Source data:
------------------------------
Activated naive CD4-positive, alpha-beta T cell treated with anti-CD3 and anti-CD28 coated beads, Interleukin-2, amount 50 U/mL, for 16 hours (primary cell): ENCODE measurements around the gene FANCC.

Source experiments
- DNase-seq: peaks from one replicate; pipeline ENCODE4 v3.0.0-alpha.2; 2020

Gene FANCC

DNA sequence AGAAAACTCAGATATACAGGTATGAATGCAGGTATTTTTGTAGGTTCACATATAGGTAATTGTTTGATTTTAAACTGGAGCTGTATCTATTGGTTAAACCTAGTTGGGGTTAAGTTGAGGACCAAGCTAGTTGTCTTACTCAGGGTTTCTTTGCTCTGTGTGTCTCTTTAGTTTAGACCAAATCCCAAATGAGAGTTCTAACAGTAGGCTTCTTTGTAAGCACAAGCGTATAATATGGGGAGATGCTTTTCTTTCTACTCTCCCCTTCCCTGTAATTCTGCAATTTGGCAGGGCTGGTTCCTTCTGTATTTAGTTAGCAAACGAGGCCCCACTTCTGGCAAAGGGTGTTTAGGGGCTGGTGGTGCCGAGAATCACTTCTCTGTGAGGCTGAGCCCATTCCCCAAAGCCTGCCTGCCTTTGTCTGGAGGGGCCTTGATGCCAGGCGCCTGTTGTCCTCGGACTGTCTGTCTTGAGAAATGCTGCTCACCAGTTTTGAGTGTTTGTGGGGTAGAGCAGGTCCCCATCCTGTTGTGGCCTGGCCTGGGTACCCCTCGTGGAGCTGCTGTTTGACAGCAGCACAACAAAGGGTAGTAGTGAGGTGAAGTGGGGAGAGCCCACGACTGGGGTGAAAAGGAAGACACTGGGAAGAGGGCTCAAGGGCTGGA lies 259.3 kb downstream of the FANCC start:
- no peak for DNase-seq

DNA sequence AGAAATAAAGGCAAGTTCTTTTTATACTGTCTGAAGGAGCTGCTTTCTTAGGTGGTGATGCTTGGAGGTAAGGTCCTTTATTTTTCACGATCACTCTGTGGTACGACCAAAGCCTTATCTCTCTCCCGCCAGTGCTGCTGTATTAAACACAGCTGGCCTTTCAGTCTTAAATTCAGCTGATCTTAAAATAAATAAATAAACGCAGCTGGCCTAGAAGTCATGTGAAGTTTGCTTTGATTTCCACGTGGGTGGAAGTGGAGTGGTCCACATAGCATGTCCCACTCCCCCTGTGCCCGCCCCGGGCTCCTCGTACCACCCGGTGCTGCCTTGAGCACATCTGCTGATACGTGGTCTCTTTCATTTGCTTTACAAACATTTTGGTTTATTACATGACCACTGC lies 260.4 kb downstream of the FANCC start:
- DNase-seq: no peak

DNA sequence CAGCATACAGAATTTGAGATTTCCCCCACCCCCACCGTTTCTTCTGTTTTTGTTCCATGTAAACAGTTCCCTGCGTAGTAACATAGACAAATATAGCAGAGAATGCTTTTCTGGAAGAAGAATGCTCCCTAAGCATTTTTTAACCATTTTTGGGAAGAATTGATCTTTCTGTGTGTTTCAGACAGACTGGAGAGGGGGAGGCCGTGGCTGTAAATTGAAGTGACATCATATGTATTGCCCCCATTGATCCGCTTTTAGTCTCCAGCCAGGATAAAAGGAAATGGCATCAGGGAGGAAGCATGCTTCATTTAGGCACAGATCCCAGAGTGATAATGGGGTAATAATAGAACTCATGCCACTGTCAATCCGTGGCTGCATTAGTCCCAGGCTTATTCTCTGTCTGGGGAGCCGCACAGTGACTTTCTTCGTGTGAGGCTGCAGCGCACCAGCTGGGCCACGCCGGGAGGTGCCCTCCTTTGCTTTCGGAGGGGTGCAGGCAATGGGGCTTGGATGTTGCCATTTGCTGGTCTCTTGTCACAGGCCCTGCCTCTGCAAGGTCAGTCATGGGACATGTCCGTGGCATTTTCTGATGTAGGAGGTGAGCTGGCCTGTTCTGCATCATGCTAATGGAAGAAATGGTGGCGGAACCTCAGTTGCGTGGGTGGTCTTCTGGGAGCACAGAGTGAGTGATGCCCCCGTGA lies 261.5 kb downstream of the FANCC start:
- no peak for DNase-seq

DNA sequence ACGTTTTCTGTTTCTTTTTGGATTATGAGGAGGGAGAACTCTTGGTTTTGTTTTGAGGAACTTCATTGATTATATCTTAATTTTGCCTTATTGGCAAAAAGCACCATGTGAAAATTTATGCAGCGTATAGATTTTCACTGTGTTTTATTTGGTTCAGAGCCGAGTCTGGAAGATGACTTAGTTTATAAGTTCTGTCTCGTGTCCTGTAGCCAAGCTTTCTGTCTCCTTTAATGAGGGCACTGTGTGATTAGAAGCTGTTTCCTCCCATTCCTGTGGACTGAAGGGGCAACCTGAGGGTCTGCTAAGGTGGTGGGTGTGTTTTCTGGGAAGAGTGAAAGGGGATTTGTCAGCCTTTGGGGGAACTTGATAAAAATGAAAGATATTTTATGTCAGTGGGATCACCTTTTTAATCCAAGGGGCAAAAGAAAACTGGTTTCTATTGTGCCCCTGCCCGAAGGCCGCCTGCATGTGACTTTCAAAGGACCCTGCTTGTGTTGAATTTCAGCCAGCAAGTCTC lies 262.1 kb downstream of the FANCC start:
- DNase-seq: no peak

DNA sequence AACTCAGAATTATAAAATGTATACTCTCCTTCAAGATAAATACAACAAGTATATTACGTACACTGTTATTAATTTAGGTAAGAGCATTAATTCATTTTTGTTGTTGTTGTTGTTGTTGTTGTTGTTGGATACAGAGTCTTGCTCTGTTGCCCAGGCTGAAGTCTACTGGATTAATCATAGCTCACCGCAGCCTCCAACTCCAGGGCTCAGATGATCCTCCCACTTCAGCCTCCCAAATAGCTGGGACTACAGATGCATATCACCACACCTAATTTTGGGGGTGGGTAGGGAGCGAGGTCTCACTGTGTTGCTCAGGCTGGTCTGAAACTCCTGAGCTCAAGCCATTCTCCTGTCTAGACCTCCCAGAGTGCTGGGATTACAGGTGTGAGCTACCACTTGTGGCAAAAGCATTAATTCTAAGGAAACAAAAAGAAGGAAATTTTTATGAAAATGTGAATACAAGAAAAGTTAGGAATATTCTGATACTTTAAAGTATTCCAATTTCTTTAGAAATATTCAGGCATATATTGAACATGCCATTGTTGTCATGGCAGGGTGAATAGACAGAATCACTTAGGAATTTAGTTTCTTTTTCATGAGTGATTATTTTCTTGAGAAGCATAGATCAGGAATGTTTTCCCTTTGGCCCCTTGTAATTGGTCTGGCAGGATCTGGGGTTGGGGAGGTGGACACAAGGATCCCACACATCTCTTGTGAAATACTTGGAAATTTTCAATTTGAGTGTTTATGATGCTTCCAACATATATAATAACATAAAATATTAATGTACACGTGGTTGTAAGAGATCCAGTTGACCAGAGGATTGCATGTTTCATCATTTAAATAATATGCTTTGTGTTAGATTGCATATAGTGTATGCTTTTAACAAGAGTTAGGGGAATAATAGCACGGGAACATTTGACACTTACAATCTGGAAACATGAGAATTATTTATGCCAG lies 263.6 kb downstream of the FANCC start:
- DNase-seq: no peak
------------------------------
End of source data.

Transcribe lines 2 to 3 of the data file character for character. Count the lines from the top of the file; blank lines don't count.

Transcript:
Source experiments
- DNase-seq: peaks from one replicate; pipeline ENCODE4 v3.0.0-alpha.2; 2020